One fundamental assumption in these simulations is that the dynamics on the large scales (where energy in injected) are decoupled from the dynamics on smaller scales. In other words, large-scale features are lost in the energy cascade towards small scales. We show that this assumption is wrong even for simple, purely solenoidal driving.

Many different driving schemes are used in numerical turbulence research. Here, we focus on schemes that are popular in the astrophysical turbulence community and often correspond to the default turbulence in a box setup in many codes. These schemes can be differentiated by two main properties: the autocorrelation time and the normalization applied to the driving field. The autocorrelation time determines on which timescale the driving field evolves. Most commonly two extreme cases are used. On the one hand, a -in-time forcing calculates a new random driving field on each timestep that is completely uncorrelated to the driving field of the previous timestep. On the other hand, smoothly evolving driving fields are used with a given autocorrelation time (often set to the dynamical time of the simulation) realized, e.g., by a stochastic process (Eswaran & Pope, 1988). In both cases the driving field undergoes a random change on each timestep, which leads to a random change in its power. Hence, the second differentiating property is how the amplitude of the acceleration field is normalized on each timestep. Again, two possibilities are commonly used. First, the driving field is normalized to have constant power over time, i.e., the root mean square (RMS) value is constant. Second, the driving field is normalized to have a constant energy injection rate throughout the simulation. Examples for -in-time forcing with constant energy injection include Stone et al. (1998), Lemaster & Stone (2009), or Kim & Ryu (2005). Examples for -in-time forcing with constant power include Brandenburg & Dobler (2002). Examples using a driving field that evolves on a dynamical timescale with constant power include Cho et al. (2009), Federrath et al. (2008), and Schmidt et al. (2009).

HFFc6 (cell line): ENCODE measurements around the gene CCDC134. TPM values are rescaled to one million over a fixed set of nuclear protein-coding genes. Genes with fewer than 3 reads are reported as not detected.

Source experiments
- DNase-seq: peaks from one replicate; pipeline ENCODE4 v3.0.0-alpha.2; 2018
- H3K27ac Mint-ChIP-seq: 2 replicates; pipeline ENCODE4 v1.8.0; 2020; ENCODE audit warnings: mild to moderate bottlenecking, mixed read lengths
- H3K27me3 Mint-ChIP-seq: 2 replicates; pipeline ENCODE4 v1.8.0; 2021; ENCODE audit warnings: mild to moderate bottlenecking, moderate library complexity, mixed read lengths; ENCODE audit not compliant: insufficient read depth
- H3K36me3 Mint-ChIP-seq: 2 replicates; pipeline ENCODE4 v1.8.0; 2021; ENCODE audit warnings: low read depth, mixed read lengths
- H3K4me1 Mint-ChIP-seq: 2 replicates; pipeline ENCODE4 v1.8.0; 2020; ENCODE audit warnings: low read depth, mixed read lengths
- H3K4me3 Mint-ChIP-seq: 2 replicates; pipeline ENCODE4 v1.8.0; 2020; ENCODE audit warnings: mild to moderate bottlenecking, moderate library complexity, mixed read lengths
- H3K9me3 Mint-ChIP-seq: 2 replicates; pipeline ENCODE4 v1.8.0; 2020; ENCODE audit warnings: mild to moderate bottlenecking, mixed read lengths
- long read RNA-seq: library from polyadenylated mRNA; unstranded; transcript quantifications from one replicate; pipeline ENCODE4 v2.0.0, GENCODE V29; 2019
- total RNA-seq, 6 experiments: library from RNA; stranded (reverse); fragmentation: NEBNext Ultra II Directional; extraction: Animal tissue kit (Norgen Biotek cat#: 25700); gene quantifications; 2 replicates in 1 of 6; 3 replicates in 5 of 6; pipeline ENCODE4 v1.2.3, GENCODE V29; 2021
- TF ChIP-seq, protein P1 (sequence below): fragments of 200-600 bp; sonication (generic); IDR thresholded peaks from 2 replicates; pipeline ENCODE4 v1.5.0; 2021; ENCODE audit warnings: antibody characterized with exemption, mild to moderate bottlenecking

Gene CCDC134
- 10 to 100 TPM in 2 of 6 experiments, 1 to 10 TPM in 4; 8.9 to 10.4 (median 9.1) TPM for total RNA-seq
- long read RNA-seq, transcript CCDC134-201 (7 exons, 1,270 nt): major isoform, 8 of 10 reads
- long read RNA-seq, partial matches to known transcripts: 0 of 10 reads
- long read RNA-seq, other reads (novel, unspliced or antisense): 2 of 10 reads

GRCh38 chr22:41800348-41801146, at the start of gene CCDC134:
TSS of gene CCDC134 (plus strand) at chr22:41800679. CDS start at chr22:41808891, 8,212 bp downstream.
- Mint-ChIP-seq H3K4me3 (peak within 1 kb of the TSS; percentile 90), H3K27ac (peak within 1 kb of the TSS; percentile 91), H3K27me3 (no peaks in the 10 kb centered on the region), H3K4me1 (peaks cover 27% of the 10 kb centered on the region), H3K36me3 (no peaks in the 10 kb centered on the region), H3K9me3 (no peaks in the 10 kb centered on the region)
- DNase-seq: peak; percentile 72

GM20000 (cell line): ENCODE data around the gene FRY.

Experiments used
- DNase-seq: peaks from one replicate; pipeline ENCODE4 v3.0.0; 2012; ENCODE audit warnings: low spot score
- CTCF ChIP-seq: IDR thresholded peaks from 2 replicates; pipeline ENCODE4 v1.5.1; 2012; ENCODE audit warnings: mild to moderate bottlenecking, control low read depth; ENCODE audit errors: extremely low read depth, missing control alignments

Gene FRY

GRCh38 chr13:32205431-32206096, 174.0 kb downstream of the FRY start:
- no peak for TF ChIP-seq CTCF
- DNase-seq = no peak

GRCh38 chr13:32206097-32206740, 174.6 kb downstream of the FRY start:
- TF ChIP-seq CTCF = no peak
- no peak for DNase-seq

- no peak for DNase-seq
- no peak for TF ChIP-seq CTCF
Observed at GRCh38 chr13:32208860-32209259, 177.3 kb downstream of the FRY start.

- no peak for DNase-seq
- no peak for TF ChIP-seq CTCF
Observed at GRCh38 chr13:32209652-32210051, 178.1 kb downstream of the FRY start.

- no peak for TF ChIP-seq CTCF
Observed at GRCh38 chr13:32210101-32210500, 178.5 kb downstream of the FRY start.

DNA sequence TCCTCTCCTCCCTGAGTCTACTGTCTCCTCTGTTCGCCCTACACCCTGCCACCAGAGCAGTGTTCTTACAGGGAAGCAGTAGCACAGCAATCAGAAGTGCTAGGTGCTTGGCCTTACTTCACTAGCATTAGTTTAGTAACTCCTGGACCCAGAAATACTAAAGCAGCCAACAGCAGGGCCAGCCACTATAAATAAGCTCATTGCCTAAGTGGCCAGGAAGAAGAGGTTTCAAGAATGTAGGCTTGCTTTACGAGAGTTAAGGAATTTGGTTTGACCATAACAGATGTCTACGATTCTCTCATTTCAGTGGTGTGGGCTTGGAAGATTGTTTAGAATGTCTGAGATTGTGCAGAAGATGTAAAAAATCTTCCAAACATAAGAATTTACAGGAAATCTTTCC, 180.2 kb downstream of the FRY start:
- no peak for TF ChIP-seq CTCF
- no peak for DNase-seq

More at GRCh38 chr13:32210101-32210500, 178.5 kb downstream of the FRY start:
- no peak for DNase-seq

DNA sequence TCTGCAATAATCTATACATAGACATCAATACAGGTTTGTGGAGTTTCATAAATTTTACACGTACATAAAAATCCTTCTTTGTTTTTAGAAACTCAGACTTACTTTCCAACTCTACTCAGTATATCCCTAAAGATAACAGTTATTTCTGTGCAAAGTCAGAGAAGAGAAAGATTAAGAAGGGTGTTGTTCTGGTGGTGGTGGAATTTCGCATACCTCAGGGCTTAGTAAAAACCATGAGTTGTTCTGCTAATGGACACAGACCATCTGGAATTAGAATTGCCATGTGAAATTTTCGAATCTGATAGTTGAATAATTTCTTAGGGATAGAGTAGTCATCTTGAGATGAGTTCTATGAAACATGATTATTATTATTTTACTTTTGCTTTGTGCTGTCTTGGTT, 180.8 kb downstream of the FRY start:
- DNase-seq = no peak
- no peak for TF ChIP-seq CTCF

A previous study by Yoon et al. (2016) analyzed simulations with two different driving mechanisms: a -in-time forcing normalized to , and a driving field with a finite correlation time and constant power. They find differences in the correlation between density and magnetic field strength and in statistical moments of density related fields including the probability density function, the dispersion measure and Faraday rotation measure. Yoon et al. (2016) attribute those differences to a link between the autocorrelation time of the driving and the ability of the system to reach pressure equilibrium. Here, we go one step further and show that the autocorrelation time is only a secondary parameter. The primary driver in the observed differences is the power in the compressive modes of the resulting flow.

In particular, we show that the power in the acceleration field, which varies with the autocorrelation time for similar stationary regimes, directly affects compressive modes in the simulation. Varying compressive power, in turn, results in different statistical properties such as the slope in the kinetic energy spectrum or the correlation between density and magnetic field strength. Moreover, these differences manifest in changing observable quantities, e.g., Faraday rotation measures. Thus, a systematic bias is introduced when simulations are used as a basis to interpret observations such as the line-of-sight magnetic field strength.